by Laura Stack
“Life is divided into three terms—that which was, which is, and which will be. Let us learn from the past to profit by the present, and from the present to live better in the future.” — William Wordsworth, British poet.
If you’re anything like me, you recently looked up and wondered (or said aloud to a friend), “Hey, what the heck happened to 2012?”
As we all know from experience, time really does fly when you’re having fun. When it also flies at work, that’s a good thing, because you know work fascinates you nearly as much as play. Wonderful news, right? Be careful here: just because you’ve kept busy and enjoy what you do doesn’t mean you’ve actually accomplished anything lately. To get ahead, we have to leverage our past experiences to gain an advantage in the future.
So as you close out 2012, take a little time to study what you’ve learned. Ask yourself two fundamental questions when planning for the New Year:
1. How have I changed emotionally, spiritually, physically, mentally, financially, and socially in 2012 (how can I usher out the old)?
2. What do I want to do more or less of in 2013 (how can I ring in the new)?
Ushering Out the Old
On the work front, look back and consider all the projects you and your team have completed, as well as the status of those in progress. How effective and productive were you? Questions you might ask include:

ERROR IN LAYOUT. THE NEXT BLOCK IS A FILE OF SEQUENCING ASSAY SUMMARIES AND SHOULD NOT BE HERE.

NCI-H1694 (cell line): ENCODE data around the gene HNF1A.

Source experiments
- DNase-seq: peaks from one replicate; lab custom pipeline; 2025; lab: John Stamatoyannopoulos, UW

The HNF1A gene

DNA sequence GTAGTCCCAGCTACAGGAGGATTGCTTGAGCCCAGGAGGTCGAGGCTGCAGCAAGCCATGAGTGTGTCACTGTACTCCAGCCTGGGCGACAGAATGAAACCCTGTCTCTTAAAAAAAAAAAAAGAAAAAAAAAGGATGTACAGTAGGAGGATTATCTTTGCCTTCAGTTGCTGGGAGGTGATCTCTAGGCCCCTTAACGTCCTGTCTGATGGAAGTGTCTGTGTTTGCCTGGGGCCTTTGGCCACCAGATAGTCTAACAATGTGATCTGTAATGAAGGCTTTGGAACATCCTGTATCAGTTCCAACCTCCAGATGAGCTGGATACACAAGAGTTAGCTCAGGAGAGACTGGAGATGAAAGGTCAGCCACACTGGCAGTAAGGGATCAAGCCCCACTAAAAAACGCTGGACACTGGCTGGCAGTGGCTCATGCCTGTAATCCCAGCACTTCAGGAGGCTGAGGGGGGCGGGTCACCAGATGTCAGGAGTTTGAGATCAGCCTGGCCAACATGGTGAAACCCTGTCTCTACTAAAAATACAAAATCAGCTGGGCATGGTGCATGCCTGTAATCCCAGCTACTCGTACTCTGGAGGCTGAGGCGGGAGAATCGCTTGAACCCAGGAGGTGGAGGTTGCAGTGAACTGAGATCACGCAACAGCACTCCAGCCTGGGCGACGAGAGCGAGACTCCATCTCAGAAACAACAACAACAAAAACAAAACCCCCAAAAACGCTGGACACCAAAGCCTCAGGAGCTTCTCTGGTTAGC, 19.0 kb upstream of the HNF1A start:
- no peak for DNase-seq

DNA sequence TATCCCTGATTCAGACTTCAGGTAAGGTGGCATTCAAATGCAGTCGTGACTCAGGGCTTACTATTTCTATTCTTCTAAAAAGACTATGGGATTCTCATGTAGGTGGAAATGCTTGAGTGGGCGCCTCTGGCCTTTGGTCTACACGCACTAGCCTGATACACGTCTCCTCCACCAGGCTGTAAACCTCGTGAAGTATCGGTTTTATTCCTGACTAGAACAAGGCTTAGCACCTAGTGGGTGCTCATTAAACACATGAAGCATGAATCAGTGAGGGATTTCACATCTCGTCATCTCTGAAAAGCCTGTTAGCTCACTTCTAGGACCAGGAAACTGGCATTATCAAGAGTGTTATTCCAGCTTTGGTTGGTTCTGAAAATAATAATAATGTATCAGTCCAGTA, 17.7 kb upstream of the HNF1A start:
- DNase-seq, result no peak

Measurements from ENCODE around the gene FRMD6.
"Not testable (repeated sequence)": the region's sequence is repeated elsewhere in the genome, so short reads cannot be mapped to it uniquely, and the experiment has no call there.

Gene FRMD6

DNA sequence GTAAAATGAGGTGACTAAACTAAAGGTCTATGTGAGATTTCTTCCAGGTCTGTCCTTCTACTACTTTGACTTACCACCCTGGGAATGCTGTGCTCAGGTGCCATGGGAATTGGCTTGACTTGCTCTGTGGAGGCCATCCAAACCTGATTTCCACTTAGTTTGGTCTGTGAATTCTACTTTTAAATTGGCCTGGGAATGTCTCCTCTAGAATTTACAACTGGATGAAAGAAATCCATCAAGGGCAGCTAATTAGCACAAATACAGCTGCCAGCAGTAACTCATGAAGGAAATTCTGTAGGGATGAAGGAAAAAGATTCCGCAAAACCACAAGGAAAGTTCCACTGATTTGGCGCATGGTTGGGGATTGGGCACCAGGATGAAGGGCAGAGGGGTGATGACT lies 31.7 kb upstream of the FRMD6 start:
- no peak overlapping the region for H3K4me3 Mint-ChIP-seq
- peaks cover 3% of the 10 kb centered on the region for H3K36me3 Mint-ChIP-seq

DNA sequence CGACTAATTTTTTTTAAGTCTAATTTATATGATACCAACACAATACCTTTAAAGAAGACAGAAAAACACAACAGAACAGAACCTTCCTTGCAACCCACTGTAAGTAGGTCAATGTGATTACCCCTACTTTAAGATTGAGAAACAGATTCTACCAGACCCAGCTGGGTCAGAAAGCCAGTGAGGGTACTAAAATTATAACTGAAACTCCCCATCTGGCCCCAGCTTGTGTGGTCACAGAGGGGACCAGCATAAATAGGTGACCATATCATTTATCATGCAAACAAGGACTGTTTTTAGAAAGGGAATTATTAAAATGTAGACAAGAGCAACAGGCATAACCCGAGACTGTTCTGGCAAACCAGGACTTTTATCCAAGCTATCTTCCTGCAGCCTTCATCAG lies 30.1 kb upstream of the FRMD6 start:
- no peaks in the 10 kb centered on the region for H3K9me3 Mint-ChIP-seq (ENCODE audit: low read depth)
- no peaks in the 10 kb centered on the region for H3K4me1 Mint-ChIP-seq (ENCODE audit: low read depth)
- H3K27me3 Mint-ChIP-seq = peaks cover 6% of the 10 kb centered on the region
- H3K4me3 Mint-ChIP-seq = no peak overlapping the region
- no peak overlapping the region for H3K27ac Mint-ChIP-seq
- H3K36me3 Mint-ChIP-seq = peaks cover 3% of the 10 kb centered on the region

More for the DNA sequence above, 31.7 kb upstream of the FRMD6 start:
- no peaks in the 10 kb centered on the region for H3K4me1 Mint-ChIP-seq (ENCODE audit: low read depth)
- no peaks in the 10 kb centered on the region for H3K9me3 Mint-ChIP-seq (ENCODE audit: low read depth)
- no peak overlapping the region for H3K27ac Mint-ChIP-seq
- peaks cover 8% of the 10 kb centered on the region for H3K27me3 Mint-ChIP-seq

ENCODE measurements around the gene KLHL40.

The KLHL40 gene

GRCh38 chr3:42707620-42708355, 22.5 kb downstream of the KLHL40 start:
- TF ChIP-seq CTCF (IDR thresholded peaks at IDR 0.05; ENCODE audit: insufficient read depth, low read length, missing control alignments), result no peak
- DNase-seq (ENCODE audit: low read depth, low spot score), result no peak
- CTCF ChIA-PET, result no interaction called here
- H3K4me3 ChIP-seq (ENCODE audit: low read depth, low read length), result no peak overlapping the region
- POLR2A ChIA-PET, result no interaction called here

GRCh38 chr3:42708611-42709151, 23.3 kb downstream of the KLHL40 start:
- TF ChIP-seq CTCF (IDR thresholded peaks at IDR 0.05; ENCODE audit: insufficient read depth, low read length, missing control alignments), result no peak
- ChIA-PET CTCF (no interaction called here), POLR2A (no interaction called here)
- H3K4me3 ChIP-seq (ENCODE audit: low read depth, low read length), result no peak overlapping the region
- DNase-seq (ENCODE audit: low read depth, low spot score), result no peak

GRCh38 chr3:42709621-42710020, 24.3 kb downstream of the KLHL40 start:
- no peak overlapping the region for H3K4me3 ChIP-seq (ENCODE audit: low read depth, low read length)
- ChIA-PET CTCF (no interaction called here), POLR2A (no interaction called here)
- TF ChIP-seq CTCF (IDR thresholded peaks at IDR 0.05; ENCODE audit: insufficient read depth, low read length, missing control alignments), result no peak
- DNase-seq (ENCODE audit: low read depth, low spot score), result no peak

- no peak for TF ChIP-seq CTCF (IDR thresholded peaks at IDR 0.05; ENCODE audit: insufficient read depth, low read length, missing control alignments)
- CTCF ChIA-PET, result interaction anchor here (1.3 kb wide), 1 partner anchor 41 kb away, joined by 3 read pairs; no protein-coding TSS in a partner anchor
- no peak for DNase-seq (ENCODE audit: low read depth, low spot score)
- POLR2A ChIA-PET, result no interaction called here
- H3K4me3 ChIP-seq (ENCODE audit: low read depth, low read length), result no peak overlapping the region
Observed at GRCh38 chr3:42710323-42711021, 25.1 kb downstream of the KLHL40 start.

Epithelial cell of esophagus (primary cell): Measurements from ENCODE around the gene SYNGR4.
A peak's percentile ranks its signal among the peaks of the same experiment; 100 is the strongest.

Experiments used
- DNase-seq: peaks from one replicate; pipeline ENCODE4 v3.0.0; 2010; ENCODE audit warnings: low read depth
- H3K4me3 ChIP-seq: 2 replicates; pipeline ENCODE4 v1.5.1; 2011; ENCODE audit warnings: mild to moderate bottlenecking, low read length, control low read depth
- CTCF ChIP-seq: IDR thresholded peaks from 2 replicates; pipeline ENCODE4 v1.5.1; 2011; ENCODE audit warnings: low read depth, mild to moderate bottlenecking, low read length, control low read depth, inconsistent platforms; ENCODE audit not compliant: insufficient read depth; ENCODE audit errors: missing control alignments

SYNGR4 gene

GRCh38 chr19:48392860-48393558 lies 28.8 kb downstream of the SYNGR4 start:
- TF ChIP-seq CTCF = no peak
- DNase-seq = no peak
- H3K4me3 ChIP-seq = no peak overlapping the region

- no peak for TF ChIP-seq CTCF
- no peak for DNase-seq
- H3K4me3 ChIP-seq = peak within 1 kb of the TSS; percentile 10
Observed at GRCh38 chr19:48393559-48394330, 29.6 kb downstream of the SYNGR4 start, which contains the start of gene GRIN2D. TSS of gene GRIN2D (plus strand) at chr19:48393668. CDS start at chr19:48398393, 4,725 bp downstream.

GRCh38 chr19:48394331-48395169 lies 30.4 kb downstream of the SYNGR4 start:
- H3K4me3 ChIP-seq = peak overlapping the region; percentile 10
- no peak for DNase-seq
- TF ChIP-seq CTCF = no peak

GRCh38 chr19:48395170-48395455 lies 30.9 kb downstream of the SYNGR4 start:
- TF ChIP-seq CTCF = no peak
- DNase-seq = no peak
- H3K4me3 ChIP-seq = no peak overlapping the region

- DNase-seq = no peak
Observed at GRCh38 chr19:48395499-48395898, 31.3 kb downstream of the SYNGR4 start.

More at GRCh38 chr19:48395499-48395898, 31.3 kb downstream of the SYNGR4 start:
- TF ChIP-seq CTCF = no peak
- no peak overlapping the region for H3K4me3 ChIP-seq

• Have I left anything undone I needed to complete this year?
• What project(s) do I feel happiest about completing?
• What was my greatest triumph?
• What was my smartest decision this year?
• How about my dumbest?
• What good habits did I pick up in 2012?
• What bad habits did I break?
• Did I pick up any new bad habits?
• What surprised me most?
• What was my biggest lesson learned?
• What was my biggest risk, and how did it turn out?
• Who impacted me most this year?
• What action would cap off 2012 perfectly?
• How could I sum up 2012 in 10 words or less?
Think carefully about each question. Take your time and write down your answers as you go.
Ringing in the New
The future represents the original “undiscovered country,” and one should be well prepared before blazing new trails. So after you’ve weighed the lessons of 2012, consider what you’ve learned and use that knowledge as you move forward. Not only will this help you avoid the stumbles of previous forays, it’ll prove useful in defining new strategies and goals. So pose another set of questions to yourself, facing forward this time:
• What accomplishment would make me happiest next year?
• What do I look forward to the most?
• What things (or people) should I avoid?
• What should I improve about myself?
• What can I do to enhance my professional value?
• How can I better my financial position?
• What external changes are likely to affect me?
• Does my current professional path take me where I really want to go? If not, how can I start changing that?
• Should I make more of an effort to indulge myself in any particular areas…or did I overdo it last year?
• What do I most want to learn this year?
• What do I expect to be my biggest risk?
• What’s my one-word theme for 2013?
Viewed objectively, these questions have no right or wrong answers; the only answers that matter are those that feel right to you. My list of answers may not resemble yours. The point of this exercise is to learn from the recent past, so you have the proper ammunition and attitude as you charge forward into the future. Happy New Year!